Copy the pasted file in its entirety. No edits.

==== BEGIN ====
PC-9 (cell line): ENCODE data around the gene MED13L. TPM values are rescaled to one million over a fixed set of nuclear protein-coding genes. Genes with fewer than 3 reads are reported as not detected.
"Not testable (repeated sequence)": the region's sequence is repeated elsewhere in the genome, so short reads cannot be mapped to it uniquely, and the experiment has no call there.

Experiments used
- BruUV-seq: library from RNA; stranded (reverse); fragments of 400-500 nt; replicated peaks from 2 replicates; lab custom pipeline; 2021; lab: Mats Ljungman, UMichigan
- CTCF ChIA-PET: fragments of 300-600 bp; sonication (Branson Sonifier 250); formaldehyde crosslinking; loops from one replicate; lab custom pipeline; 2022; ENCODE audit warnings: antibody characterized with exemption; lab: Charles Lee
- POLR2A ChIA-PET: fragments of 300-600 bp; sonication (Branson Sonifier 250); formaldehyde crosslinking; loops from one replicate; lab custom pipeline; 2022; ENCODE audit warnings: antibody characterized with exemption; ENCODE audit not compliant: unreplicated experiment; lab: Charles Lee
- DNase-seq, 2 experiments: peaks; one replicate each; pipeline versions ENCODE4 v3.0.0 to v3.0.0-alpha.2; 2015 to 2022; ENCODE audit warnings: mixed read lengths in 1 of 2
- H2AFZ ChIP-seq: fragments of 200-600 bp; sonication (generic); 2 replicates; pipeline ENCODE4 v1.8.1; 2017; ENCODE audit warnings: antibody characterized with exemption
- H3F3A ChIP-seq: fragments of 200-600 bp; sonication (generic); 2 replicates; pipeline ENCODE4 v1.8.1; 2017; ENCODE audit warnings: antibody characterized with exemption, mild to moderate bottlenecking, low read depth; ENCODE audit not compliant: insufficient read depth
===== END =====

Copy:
PC-9 (cell line): ENCODE data around the gene MED13L. TPM values are rescaled to one million over a fixed set of nuclear protein-coding genes. Genes with fewer than 3 reads are reported as not detected.
"Not testable (repeated sequence)": the region's sequence is repeated elsewhere in the genome, so short reads cannot be mapped to it uniquely, and the experiment has no call there.

Experiments used
- BruUV-seq: library from RNA; stranded (reverse); fragments of 400-500 nt; replicated peaks from 2 replicates; lab custom pipeline; 2021; lab: Mats Ljungman, UMichigan
- CTCF ChIA-PET: fragments of 300-600 bp; sonication (Branson Sonifier 250); formaldehyde crosslinking; loops from one replicate; lab custom pipeline; 2022; ENCODE audit warnings: antibody characterized with exemption; lab: Charles Lee
- POLR2A ChIA-PET: fragments of 300-600 bp; sonication (Branson Sonifier 250); formaldehyde crosslinking; loops from one replicate; lab custom pipeline; 2022; ENCODE audit warnings: antibody characterized with exemption; ENCODE audit not compliant: unreplicated experiment; lab: Charles Lee
- DNase-seq, 2 experiments: peaks; one replicate each; pipeline versions ENCODE4 v3.0.0 to v3.0.0-alpha.2; 2015 to 2022; ENCODE audit warnings: mixed read lengths in 1 of 2
- H2AFZ ChIP-seq: fragments of 200-600 bp; sonication (generic); 2 replicates; pipeline ENCODE4 v1.8.1; 2017; ENCODE audit warnings: antibody characterized with exemption
- H3F3A ChIP-seq: fragments of 200-600 bp; sonication (generic); 2 replicates; pipeline ENCODE4 v1.8.1; 2017; ENCODE audit warnings: antibody characterized with exemption, mild to moderate bottlenecking, low read depth; ENCODE audit not compliant: insufficient read depth